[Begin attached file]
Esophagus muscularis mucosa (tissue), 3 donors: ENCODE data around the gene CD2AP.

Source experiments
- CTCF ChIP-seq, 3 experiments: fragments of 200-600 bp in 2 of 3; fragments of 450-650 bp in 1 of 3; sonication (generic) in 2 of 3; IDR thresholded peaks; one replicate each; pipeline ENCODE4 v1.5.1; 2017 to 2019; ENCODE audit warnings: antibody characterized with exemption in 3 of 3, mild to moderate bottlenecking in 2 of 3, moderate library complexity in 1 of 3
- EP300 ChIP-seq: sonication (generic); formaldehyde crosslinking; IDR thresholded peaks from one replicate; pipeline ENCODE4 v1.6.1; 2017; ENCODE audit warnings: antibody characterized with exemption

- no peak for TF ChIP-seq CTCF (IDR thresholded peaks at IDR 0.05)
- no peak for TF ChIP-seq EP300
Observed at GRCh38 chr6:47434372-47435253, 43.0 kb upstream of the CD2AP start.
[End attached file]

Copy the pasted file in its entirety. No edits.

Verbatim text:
Esophagus muscularis mucosa (tissue), 3 donors: ENCODE data around the gene CD2AP.

Source experiments
- CTCF ChIP-seq, 3 experiments: fragments of 200-600 bp in 2 of 3; fragments of 450-650 bp in 1 of 3; sonication (generic) in 2 of 3; IDR thresholded peaks; one replicate each; pipeline ENCODE4 v1.5.1; 2017 to 2019; ENCODE audit warnings: antibody characterized with exemption in 3 of 3, mild to moderate bottlenecking in 2 of 3, moderate library complexity in 1 of 3
- EP300 ChIP-seq: sonication (generic); formaldehyde crosslinking; IDR thresholded peaks from one replicate; pipeline ENCODE4 v1.6.1; 2017; ENCODE audit warnings: antibody characterized with exemption

- no peak for TF ChIP-seq CTCF (IDR thresholded peaks at IDR 0.05)
- no peak for TF ChIP-seq EP300
Observed at GRCh38 chr6:47434372-47435253, 43.0 kb upstream of the CD2AP start.